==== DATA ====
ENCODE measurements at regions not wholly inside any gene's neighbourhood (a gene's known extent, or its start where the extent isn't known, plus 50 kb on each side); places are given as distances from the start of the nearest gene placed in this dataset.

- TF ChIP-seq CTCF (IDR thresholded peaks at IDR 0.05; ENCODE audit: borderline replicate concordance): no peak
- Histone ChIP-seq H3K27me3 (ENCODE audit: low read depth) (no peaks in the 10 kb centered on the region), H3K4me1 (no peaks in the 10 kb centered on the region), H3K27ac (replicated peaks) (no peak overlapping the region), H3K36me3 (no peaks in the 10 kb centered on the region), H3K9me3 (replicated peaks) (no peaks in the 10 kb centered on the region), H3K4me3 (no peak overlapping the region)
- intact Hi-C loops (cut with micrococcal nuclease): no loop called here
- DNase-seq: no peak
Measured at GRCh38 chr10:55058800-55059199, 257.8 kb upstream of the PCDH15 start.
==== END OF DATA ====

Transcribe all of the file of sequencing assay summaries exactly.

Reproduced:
ENCODE measurements at regions not wholly inside any gene's neighbourhood (a gene's known extent, or its start where the extent isn't known, plus 50 kb on each side); places are given as distances from the start of the nearest gene placed in this dataset.

- TF ChIP-seq CTCF (IDR thresholded peaks at IDR 0.05; ENCODE audit: borderline replicate concordance): no peak
- Histone ChIP-seq H3K27me3 (ENCODE audit: low read depth) (no peaks in the 10 kb centered on the region), H3K4me1 (no peaks in the 10 kb centered on the region), H3K27ac (replicated peaks) (no peak overlapping the region), H3K36me3 (no peaks in the 10 kb centered on the region), H3K9me3 (replicated peaks) (no peaks in the 10 kb centered on the region), H3K4me3 (no peak overlapping the region)
- intact Hi-C loops (cut with micrococcal nuclease): no loop called here
- DNase-seq: no peak
Measured at GRCh38 chr10:55058800-55059199, 257.8 kb upstream of the PCDH15 start.